Its not all about ownership
The other issue to address is home ownership – the fact is current ownership is around 65% - city dwellers of the future are probably less likely to be owners. For many reasons not least of which is costs, mobility, and convenience. It could be the case that in the future over half of all the new Aucklanders we need to house may be tenants, may actually want to be tenants – they may actually see renting as a viable long term solution – why not? when so many other cities have abundant tenanted properties.
This is where the issue of the housing crisis lurches to a whole new area that I think needs examining – our current attitude and incentives to rental property.
More than two thirds of our rental housing stock is owned privately and managed privately, typically comprising an investment portfolio that is judged to be the personal nest-egg for a large number of kiwis. I judge that this is actually a root cause of the housing issue. This form of investment has for too long been disproportionately icentivised. However this is not a viable model to deliver 200,000 rental properties in the future. We need scale and we need patient investment capital.
Imagine if you will a development of new apartments or low rise town houses as part of the Auckland of the future. All owned and managed by an investment fund (not a finance company, but superannuation investment company focused on long term value). This development was built for and designed for the long term – 50+ years, it is environmentally and economically efficient. It was built leveraging scale, using modular design and built with negotiated contracts of materials and labour that could never be achieved by individual builders.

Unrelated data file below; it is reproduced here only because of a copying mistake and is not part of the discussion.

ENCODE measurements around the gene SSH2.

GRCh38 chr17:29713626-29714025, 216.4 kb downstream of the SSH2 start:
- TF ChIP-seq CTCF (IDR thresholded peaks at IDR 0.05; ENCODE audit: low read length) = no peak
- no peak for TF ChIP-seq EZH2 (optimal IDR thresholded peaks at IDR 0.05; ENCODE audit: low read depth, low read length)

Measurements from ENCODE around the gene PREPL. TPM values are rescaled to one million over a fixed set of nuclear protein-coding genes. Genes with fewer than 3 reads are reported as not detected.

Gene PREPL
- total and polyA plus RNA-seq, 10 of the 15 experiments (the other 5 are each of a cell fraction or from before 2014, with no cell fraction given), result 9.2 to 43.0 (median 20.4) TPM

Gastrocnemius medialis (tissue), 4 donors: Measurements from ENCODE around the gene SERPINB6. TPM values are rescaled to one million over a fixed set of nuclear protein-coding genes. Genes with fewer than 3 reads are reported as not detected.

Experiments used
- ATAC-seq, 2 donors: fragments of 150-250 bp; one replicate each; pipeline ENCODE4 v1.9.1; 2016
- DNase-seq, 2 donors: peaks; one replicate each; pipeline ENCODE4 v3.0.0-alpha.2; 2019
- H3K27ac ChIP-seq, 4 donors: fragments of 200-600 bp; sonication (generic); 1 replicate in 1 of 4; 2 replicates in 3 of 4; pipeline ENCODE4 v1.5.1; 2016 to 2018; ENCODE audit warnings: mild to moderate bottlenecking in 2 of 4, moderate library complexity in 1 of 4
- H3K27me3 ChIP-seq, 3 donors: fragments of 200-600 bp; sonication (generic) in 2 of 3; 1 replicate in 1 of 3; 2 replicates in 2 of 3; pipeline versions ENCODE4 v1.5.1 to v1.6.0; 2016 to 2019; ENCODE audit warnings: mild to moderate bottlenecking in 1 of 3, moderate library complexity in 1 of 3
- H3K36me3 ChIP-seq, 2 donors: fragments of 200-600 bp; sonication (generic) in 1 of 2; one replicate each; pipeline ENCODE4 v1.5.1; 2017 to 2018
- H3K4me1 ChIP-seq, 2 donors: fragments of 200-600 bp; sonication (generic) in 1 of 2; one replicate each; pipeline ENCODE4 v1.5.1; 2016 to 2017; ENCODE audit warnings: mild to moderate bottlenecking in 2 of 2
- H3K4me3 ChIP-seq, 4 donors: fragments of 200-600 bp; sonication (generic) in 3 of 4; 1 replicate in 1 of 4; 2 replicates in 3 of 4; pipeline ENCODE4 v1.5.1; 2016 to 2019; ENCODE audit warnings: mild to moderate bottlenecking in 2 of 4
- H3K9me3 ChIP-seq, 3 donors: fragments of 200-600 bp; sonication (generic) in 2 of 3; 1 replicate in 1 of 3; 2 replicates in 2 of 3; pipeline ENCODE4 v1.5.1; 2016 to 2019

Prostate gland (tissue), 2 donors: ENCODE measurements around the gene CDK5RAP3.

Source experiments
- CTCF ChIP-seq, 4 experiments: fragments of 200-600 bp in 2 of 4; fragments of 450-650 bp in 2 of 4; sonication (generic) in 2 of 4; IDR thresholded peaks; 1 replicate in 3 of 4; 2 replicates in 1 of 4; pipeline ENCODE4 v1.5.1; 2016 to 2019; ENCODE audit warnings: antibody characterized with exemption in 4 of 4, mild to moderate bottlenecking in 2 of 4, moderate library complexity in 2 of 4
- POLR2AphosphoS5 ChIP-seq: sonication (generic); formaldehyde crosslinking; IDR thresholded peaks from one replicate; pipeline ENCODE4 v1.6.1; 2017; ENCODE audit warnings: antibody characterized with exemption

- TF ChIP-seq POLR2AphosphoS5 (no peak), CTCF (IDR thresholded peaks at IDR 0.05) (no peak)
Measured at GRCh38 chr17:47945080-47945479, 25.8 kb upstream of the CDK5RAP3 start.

The properties are rented, not with a 90 day notice period, but tenants are open to have longer tenancy right – 1 year, 3 year, 5 years. The key here is the tenant has the right to occupy and the right to vacate. The property is maintained and rated to recognise the use of services and required infrastructure. All parties are catered for – the investment owner has a long term surety of the building and the value of long term tenants, they built at a cost that is lower per dwelling and per m2 than traditional buildings by leveraging scale. They think to the future to lower operating costs by investing up-front in design specifications.
So does this cut out the private investor? – no, investors can buy shares in this investment company as part of a balanced portfolio. Certainly they can continue to gear their investment, not at the ridiculous levels of 5 to 95 as has been the case with residential property investment in the past, but at more appropriate levels that demonstrate better financial prudence. This will allow property to be better judged as an asset class not the only asset class.
I think our approach to rental property is actually a key component of our approach to building and housing and a core part of the future strategy for our bigger city – our global city of Auckland.